What is it about?

When people suffer from low sperm count and can not contribute to a child birth, fertilization in such case is usually done using artificial methods. But when extracting the sperm from the source cells directly, it often includes blood cells, which decreases the efficacy of artificial fertilization. This requires blood cells to be removed from the sample. Research has been done in the past to do this task using spiral channel microfluidic device, which makes the process faster, simpler, easier and cheaper. In this work, we optimized the device to result in an increased throughput while even improving its reliability.

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Why is it important?

Being able to process larger amount of fluid at higher flow rate through the device results in shorter run-time for the same sample, thus making the cell separation process much faster. Furthermore, this work can not only be applied to separating blood cells from sperm, but also to many other size-based particle separation like circulating tumor cells (CTCs), bacteria, and such.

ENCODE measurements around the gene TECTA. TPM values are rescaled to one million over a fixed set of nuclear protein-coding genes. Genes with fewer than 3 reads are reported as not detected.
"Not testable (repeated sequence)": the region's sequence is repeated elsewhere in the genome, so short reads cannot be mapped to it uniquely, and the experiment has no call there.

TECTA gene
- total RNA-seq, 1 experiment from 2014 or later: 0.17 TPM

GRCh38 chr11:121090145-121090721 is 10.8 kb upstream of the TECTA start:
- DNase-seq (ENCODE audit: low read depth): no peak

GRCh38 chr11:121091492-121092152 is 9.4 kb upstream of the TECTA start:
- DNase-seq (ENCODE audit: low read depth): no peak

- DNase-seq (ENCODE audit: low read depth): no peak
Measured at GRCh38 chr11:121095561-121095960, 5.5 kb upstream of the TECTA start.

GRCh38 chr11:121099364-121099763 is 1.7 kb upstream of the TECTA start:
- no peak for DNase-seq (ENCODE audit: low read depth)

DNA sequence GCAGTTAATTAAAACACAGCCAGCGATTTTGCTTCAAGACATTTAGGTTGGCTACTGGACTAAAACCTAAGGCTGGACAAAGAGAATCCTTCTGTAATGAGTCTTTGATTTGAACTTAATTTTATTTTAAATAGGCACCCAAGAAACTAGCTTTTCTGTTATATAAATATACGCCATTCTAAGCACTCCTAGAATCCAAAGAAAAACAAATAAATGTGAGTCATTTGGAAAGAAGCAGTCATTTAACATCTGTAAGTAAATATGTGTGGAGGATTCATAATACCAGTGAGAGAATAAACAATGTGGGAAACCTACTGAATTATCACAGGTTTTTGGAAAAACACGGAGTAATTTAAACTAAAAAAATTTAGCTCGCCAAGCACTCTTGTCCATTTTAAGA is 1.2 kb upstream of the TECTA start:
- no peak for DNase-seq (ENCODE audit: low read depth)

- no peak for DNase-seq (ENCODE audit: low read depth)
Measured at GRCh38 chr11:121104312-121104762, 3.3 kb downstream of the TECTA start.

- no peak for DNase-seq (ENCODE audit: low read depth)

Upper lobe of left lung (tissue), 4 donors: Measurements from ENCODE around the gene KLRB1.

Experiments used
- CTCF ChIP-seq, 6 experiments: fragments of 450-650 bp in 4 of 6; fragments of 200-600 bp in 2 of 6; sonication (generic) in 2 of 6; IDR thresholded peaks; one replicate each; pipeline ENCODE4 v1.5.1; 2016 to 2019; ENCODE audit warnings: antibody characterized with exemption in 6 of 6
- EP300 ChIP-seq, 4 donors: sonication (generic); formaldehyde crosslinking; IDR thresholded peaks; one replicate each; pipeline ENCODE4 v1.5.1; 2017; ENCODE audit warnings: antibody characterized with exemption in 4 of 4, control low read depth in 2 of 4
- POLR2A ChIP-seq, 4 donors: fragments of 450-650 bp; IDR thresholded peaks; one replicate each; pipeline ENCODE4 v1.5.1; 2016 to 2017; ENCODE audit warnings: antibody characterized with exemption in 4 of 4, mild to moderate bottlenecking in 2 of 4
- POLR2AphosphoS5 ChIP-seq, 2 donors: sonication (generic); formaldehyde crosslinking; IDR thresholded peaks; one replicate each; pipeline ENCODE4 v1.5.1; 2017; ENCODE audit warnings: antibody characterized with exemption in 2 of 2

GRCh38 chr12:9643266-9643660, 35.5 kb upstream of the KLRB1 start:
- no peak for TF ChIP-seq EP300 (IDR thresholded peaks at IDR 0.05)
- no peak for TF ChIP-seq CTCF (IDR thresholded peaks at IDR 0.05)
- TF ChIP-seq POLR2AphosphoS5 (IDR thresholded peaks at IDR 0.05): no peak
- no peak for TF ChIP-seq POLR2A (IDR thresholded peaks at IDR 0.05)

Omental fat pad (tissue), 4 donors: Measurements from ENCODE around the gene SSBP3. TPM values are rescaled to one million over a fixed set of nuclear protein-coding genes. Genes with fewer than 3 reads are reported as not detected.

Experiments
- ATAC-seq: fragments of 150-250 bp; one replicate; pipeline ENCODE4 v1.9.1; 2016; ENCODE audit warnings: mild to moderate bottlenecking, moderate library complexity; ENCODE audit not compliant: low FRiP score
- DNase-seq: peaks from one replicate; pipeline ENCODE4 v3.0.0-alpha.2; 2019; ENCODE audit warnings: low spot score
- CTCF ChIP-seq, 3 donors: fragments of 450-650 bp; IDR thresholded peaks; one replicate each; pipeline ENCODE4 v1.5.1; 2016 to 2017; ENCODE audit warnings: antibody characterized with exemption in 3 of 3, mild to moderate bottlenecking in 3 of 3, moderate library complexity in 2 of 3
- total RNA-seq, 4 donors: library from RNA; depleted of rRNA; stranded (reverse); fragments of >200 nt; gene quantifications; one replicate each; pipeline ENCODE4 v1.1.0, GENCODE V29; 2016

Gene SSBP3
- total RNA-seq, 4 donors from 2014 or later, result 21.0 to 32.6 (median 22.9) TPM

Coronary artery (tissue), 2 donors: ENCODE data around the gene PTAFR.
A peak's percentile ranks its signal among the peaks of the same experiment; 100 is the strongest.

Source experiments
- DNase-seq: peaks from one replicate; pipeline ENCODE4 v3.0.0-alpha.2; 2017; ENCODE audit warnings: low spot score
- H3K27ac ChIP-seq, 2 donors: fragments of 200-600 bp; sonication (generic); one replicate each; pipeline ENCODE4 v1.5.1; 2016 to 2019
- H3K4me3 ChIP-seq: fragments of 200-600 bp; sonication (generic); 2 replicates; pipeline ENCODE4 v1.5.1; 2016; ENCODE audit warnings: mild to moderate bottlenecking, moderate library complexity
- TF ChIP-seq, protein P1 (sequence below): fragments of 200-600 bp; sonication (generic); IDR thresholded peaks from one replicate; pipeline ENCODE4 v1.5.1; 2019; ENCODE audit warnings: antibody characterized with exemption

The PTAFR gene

I am grateful for the opportunity I had to work on this research with the two knowledgeable co-authors. Low sperm count and artificial insemination affects many people, especially in the third-world countries, because of the incurring labor and cost. I hope this work contributes towards making the process cheaper and more accessible.

Sabin Nepal
University of Utah

Read the Original

This page is a summary of: Optimization of a microfluidic spiral channel used to separate sperm from blood cells, Biomicrofluidics, November 2020, American Institute of Physics,
DOI: 10.1063/5.0029508.
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